The whole scene was stunning. It just reminds me how amazing the creation is. You go out into the wilderness and see something like, compared to man’s ideal: green lawn stretching into green lawn and houses butted up next to each other butted up next to the lakeshore with docks pushing out into the water from every other yard. Our way is so boring.

Moving Tim

There’s nothing quite like seeing America from the freeway. Of course I’ve been doing that for the last four years, since I started attending college in Minnesota and drove back and forth from Detroit. Of course the scenery isn’t that spectacular between Detroit and St. Paul.

But this past weekend I traveled a lot farther and saw a lot more interesting scenery. I traveled through Pennsylvania for the first time in my life. Wow. The mountains were beautiful. Western New Jersey was also really mountainous–of course by that time it was dark so I couldn’t see that much. The next day we drove through Massachusetts and again I was amazed at the huge rolling hills on the horizon.

Granted you can’t see much from the Interstate. You whiz by at 70 mph (while the governor on your rented truck starts kicking in) and can only glance out each window and look to the horizon and back to the road. It’s not much of a glimpse, but it was enough to make me want to pull off the highway and explore some back road deep into the mountains.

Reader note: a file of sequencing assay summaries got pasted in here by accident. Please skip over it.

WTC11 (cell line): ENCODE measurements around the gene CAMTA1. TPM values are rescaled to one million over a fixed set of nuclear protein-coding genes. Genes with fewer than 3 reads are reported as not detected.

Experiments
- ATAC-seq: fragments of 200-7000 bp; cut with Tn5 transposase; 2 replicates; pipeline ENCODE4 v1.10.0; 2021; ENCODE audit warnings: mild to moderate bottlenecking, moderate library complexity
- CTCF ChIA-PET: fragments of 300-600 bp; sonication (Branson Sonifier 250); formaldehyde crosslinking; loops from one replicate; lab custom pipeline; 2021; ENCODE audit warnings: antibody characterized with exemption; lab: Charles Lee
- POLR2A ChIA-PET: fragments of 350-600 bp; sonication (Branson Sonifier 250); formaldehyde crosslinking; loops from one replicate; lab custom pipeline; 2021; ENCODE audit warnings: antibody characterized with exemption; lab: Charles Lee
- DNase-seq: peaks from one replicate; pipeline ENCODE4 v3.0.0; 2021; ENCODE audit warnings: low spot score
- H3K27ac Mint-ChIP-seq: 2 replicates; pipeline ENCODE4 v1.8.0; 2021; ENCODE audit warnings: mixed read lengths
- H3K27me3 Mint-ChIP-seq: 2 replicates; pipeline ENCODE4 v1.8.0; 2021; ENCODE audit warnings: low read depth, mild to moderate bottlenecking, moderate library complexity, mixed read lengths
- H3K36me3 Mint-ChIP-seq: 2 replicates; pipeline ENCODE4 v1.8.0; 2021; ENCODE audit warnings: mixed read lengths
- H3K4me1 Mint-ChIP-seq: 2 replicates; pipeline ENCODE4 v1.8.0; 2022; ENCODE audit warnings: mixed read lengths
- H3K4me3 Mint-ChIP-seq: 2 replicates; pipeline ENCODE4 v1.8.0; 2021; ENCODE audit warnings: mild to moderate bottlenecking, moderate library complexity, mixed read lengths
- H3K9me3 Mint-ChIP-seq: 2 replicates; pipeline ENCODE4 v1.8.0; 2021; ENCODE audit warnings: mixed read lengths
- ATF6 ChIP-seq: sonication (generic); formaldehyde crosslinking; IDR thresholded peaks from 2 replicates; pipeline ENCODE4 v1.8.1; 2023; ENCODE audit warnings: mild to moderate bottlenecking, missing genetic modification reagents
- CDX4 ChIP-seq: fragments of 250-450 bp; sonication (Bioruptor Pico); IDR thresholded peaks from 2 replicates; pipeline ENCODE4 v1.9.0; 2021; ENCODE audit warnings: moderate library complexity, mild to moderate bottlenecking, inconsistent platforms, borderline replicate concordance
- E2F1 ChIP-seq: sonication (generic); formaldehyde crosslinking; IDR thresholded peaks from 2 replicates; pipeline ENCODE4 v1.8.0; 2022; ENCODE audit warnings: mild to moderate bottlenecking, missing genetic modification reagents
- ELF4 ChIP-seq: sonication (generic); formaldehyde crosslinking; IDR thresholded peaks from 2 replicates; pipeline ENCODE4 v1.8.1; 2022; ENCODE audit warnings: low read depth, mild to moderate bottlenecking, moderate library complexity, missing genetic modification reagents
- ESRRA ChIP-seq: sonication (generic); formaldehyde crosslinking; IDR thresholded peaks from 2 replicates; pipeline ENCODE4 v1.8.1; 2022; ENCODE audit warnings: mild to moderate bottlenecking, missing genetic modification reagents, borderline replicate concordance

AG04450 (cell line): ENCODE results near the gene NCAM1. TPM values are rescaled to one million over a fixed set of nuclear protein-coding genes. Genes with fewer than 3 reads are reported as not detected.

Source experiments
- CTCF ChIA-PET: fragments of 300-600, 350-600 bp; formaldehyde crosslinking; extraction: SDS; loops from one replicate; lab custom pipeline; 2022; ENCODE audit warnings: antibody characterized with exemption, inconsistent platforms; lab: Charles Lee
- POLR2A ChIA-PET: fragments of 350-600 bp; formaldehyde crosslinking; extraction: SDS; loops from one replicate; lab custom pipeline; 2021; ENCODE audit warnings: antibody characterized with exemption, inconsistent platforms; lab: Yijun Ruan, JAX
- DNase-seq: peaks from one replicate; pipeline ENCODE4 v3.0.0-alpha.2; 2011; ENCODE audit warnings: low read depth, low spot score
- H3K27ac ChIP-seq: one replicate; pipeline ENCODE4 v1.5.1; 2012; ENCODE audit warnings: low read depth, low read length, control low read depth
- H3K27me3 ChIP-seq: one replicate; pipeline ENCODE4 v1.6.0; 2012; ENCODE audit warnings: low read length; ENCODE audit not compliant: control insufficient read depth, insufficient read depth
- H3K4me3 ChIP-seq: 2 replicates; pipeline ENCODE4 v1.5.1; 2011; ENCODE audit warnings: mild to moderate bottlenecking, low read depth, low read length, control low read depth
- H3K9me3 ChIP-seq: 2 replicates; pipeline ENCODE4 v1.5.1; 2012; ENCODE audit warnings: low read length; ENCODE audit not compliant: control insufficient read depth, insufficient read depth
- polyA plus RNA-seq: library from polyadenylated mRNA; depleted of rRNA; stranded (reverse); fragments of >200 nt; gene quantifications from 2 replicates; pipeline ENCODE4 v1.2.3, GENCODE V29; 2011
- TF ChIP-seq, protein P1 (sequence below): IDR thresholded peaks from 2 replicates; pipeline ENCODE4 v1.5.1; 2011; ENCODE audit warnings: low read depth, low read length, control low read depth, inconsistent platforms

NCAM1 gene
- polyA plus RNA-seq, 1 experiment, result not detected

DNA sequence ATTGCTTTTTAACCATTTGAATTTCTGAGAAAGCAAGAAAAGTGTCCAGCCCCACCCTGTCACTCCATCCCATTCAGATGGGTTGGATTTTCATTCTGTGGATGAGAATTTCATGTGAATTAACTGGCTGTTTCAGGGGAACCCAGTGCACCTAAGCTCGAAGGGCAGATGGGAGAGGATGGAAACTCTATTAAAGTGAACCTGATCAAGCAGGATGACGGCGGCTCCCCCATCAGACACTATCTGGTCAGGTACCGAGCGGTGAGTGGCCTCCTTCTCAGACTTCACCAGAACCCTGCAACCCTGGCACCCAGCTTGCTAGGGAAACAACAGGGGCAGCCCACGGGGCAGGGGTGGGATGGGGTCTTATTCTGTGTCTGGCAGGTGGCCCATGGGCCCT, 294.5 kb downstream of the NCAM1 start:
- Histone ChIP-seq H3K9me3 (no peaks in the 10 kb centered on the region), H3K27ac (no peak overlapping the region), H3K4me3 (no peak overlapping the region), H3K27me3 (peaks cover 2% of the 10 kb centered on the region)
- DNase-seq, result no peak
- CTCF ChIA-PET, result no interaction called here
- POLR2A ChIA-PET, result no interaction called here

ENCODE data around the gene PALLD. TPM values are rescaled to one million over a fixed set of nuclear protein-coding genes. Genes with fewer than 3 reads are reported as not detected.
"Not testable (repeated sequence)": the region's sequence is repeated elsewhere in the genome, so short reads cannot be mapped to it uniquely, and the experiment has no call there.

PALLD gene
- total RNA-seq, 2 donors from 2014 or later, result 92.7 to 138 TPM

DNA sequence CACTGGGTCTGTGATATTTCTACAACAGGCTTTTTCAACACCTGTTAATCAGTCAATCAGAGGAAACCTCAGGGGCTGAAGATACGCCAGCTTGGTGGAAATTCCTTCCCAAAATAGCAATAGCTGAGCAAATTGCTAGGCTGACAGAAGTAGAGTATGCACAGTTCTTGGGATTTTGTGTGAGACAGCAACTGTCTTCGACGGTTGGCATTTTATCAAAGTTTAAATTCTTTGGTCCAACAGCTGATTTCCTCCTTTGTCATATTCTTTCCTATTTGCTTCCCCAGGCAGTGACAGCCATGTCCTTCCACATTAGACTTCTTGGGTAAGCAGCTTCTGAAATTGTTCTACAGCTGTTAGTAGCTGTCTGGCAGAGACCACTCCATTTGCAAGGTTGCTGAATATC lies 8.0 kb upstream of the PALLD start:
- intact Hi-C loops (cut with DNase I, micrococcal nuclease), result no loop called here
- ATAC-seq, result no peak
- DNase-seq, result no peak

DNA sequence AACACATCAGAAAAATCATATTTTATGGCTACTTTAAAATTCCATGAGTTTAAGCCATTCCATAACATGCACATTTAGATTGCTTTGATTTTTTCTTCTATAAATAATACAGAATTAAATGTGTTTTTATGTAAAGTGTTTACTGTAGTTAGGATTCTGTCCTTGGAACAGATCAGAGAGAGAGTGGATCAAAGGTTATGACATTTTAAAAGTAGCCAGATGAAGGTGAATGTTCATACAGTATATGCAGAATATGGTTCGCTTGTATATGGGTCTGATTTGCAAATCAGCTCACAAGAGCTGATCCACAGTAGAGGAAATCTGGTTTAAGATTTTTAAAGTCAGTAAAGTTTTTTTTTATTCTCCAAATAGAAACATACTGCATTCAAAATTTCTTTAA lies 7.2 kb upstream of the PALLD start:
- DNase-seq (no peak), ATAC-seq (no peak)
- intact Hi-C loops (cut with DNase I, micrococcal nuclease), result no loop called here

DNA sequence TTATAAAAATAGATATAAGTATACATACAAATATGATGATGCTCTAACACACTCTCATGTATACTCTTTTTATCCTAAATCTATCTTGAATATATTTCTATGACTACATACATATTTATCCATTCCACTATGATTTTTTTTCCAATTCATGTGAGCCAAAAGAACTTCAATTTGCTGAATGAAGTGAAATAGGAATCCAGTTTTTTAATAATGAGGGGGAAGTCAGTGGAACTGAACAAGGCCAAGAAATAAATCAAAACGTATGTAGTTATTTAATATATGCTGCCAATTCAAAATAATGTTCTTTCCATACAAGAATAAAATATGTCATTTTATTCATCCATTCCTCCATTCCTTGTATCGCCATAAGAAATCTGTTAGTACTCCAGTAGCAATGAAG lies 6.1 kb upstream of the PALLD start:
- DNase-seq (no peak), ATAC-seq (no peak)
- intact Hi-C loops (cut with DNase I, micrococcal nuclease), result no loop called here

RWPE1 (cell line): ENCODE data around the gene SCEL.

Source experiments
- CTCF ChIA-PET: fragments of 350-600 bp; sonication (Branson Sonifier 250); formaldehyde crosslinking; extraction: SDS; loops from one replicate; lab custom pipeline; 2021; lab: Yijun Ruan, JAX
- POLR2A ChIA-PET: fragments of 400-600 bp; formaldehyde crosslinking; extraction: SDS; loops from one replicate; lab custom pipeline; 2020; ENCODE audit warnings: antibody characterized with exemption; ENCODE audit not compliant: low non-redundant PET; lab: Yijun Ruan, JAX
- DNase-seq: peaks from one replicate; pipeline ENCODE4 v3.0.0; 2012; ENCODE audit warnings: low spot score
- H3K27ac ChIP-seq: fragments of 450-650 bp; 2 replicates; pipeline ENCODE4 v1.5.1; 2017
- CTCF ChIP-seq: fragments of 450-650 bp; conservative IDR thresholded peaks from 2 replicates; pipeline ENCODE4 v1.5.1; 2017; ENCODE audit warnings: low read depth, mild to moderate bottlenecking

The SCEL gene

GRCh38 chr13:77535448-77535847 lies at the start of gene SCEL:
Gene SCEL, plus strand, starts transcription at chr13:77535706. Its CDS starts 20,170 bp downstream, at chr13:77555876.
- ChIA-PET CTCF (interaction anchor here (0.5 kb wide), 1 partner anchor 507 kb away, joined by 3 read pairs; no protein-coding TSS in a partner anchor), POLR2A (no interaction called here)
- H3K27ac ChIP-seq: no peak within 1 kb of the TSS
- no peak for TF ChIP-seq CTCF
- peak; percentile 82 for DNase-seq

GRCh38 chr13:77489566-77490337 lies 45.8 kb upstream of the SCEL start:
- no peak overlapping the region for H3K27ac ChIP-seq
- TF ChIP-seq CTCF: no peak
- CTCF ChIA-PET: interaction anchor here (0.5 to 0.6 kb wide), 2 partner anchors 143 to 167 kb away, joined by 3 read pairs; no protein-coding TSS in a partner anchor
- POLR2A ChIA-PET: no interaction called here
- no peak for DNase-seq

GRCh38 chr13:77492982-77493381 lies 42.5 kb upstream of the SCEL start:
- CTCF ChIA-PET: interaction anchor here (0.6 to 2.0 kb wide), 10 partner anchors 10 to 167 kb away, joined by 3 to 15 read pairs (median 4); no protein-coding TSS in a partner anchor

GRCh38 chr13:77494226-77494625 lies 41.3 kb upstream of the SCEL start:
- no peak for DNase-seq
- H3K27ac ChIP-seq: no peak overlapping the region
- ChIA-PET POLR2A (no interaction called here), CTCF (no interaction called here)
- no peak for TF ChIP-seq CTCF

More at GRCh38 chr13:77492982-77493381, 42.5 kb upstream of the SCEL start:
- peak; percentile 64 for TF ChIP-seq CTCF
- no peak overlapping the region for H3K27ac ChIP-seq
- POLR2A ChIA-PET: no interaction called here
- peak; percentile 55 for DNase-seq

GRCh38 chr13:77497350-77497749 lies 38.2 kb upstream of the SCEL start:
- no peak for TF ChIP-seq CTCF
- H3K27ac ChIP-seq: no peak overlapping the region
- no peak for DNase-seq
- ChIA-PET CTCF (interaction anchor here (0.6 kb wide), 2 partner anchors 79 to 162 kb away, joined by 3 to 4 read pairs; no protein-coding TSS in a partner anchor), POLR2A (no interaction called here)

It really made me appreciate this country and God’s creation. When you live in the Midwest, it’s really a shock to see mountains looming ahead on the horizon.

Lake Louise State Park

This weekend we went camping at Lake Louise State Park.

Were you expecting words of wisdom as well? You’re probably pushing your luck. But do you know what I like about camping? Aside from the fact that you get to burn things, you’re free to do whatever you want. If you feel like sleeping in until noon, you can. If you feel like going on a bike ride, you can. If you feel like reading a book all afternoon, you can. There’s no pressure to do anything. I like that. I think I need that once in a while.

St. Croix State Park

Hear the hum of the mosquito, smell the smoke of the campfire, feel the grit of the sand on your hot dog. Ah, camping. Last night my wife and I took our first official camping trip. It was a one-night trial run, since neither of us come from a long line of camping experts. My dad laughed when I told him we were going camping.

There’s nothing like Dinty Moore Beef Stew cooked in the can over the fire. Especially when you top it off with s’mores. We went to St. Croix State Park and didn’t really do a whole lot. Which I think is exactly the point of camping.

My favorite part was watching the other campers. One guy brought a giant inflatable couch. I guess he’s not into roughing it.